Truck blockade over Canada’s COVID rules disrupts auto industry on both sides of border
The truck blockade by Canadians protesting the country’s COVID-19 restrictions is tightening the screws on the auto industry, forcing Ford, General Motors and other car companies to shut down plants or otherwise scale back production on both sides of the U.S. border.
The bumper-to-bumper demonstration by the self-proclaimed Freedom Convoy entered its fourth day Thursday at the Ambassador Bridge connecting Windsor, Ontario, to Detroit, disrupting the flow of auto parts and other products between the two countries.
Meanwhile, the U.S. braced for the possibility of similar truck-borne protests inspired by the Canadians, and authorities in Paris and Belgium banned road blockades to head off disruptions there, too.
The U.S. Department of Homeland Security said in a bulletin to local and state law enforcement agencies that it has received reports that truckers are planning to “potentially block roads in major metropolitan cities” in a protest against vaccine mandates and other issues.
The agency said the convoy could begin in Southern California as early as this weekend, possibly disrupting traffic around the Super Bowl, and reach Washington in March in time for the State of the Union, according to a copy of Tuesday’s bulletin obtained by the Associated Press. It said that the protest could be disruptive and tie up traffic but that there have been no calls for violence.
The ban on road blockades in Europe and the threat of prison and heavy fines were likewise prompted by online chat groups that have been calling on drivers to converge on Paris starting Friday night and to continue on to Brussels on Monday.
Posts are springing up across the web about a U.S. truck protest in California. Law enforcement sources say they are aware, but it is mostly aspirational in nature so far.
The Ambassador Bridge is the busiest U.S.-Canadian border crossing, carrying 25% of all trade between the two countries, and the effects of the blockade there were felt rapidly.
Ford said its Windsor, Ontario, engine plant reopened Thursday after being shut down on Wednesday because of a lack of parts. But the factory and the company’s assembly plant in Oakville, Ontario, near Toronto, were operating at reduced capacity, the automaker said.
On the U.S. side, GM canceled the second shift on Wednesday and the first shift on Thursday at its SUV factory outside Lansing, Michigan.
Toyota said it will not be able to manufacture anything at three Canadian plants for the rest of the week because of parts shortages. Honda reported that its plant in Alliston, Ontario, north of Toronto, had to suspend production on one assembly line on Wednesday, but that it was back in operation Thursday.
Stellantis, formerly Fiat Chrysler, said it was forced it to shorten shifts at several plants.
Canada’s public safety minister says U.S. officials should stay out of the country’s domestic affairs.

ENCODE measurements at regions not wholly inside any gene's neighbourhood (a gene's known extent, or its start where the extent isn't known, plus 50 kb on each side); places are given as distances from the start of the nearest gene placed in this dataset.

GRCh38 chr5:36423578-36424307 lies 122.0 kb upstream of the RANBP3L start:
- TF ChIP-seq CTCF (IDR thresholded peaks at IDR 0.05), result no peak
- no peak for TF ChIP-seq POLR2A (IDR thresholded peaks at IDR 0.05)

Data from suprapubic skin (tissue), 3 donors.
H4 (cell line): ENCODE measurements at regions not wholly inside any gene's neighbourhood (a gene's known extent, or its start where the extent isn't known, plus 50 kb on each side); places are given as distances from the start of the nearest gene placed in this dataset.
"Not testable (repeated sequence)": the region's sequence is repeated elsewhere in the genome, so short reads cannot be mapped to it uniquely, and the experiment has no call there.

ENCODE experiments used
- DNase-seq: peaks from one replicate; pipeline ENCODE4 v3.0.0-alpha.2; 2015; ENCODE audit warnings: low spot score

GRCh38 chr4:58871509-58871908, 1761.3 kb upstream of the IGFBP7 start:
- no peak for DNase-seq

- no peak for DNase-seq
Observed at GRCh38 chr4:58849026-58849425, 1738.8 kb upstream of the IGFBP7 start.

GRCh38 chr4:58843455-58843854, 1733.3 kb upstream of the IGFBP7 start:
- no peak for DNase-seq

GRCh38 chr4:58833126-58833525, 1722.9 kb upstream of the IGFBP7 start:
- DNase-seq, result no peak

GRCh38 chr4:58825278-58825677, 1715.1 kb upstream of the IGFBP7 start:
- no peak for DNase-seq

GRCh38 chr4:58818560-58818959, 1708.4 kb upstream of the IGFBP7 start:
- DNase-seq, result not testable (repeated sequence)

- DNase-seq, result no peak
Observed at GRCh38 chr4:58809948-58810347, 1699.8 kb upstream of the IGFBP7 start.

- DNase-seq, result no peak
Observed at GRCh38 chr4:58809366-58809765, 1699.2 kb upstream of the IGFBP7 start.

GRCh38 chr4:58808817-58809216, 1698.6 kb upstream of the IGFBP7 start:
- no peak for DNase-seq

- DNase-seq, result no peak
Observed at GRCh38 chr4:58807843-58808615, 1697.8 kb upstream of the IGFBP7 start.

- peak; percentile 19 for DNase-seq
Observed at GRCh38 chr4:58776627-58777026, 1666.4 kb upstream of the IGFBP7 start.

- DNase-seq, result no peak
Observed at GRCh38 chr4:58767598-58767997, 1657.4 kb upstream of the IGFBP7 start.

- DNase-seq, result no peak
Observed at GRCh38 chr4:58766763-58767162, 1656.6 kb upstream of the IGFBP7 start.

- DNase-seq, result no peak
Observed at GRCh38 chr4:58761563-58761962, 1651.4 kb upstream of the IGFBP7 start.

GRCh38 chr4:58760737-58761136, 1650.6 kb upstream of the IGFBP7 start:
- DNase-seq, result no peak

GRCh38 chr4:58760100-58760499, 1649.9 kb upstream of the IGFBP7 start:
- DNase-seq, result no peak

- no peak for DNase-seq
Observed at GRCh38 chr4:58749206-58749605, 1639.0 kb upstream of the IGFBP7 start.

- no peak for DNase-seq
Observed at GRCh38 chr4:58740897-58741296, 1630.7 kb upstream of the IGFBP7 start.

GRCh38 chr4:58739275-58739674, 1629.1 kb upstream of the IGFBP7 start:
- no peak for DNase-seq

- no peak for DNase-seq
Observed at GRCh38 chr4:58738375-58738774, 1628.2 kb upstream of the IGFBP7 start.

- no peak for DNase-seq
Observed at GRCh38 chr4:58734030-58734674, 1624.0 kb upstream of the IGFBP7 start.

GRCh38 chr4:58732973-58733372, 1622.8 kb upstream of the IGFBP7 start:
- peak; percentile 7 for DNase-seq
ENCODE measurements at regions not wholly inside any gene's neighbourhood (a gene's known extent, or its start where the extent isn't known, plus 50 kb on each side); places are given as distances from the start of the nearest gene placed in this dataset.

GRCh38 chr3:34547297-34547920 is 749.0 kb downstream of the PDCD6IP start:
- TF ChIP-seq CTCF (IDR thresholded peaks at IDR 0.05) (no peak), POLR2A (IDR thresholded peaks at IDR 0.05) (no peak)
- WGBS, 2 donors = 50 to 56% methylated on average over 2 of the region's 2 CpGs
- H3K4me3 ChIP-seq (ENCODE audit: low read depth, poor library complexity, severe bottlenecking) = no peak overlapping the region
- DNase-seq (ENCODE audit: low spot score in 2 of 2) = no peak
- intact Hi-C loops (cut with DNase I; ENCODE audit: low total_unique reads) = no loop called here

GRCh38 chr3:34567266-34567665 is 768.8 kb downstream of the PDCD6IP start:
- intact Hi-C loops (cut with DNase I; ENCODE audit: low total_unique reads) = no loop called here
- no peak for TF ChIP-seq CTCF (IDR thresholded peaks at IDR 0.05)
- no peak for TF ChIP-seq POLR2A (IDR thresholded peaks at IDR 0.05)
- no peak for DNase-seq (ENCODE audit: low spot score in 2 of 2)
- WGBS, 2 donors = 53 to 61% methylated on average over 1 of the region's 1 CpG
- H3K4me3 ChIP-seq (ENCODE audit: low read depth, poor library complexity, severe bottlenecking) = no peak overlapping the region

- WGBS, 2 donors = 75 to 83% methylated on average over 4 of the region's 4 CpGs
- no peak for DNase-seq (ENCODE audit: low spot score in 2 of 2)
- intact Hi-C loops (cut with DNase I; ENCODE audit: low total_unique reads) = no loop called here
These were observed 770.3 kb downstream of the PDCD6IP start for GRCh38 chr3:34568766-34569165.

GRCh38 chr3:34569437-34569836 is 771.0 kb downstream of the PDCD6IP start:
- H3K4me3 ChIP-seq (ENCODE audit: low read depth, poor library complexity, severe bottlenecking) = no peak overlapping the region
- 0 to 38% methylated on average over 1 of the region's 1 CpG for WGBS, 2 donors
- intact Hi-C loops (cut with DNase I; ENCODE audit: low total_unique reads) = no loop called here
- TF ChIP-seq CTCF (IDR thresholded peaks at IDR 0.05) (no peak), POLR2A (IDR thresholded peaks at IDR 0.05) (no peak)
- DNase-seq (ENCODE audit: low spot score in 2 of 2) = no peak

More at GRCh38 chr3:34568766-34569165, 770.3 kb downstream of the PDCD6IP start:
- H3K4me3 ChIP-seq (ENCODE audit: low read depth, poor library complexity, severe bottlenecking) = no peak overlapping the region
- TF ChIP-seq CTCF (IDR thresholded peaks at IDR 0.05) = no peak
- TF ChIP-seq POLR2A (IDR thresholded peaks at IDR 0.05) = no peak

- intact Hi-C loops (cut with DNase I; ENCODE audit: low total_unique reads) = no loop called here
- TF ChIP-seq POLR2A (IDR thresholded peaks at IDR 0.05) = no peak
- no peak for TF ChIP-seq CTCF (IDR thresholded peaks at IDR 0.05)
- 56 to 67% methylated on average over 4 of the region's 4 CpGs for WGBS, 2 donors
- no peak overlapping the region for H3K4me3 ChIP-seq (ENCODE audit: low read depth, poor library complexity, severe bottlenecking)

Michigan Gov. Gretchen Whitmer urged Canadian authorities to quickly resolve the standoff at the bridge.
“It’s hitting paychecks and production lines. That is unacceptable,” she said in a statement.
Hundreds of demonstrators in trucks have also paralyzed the streets of downtown Ottawa for almost two weeks now and maintained blockades at two border crossings besides Windsor — at Coutts, Alberta, opposite Montana, and at Emerson, Manitoba, across from North Dakota.
The protesters are decrying vaccine mandates for truckers and other COVID-19 restrictions and railing against Prime Minister Justin Trudeau, even though many of Canada’s precautions, such as mask rules and vaccine passports for getting into restaurants, theaters and other places, were enacted by provincial authorities, not the federal government, and are rapidly being lifted as the Omicron surge levels off.
The convoy has been promoted and cheered on by many Fox News personalities and attracted support from the likes of former President Trump and Texas Sen. Ted Cruz.
The Associated Press identified more than a dozen Facebook groups encompassing roughly a half-million members that are being used to drum up support for the Canadian protests or plan similar ones in the U.S. and Europe.
Windsor Mayor Drew Dilkens said on Wednesday that police had not removed the protesters there for fear of inflaming the situation. But he added: “We’re not going to let this happen for a prolonged period of time.”
Thousands gather in Ottawa on Saturday to protest COVID-19 vaccine mandates, mask requirements and lockdowns.
As of Wednesday, the demonstration involved 50 to 74 vehicles and about 100 protesters, police said. Ottawa police said Thursday that they were “able to negotiate for a dozen more trucks to leave” downtown and that 10 others left. Police also said a deliberate effort to flood their 911 line with calls was underway.
To get around the blockade and into Canada, truckers in the Detroit area have had to drive 70 miles north to Port Huron, Mich., and cross the Blue Water Bridge, where there was a 4½-hour delay leaving the U.S.
Pandemic restrictions have been far stricter in Canada than in the U.S., but Canadians have largely supported them. Canada’s COVID-19 death rate is one-third that of the U.S.
Canada’s opposition Conservative Party began calling for the blockades to end after its lawmakers initially supported the protests.
“The economy you want to see reopen is hurting. Farmers, manufacturers, small businesses and families are suffering,” interim Conservative leader Candice Bergen said in Parliament.
Krisher reported from Detroit. AP writers Ben Fox and Amanda Seitz contributed from Washington.
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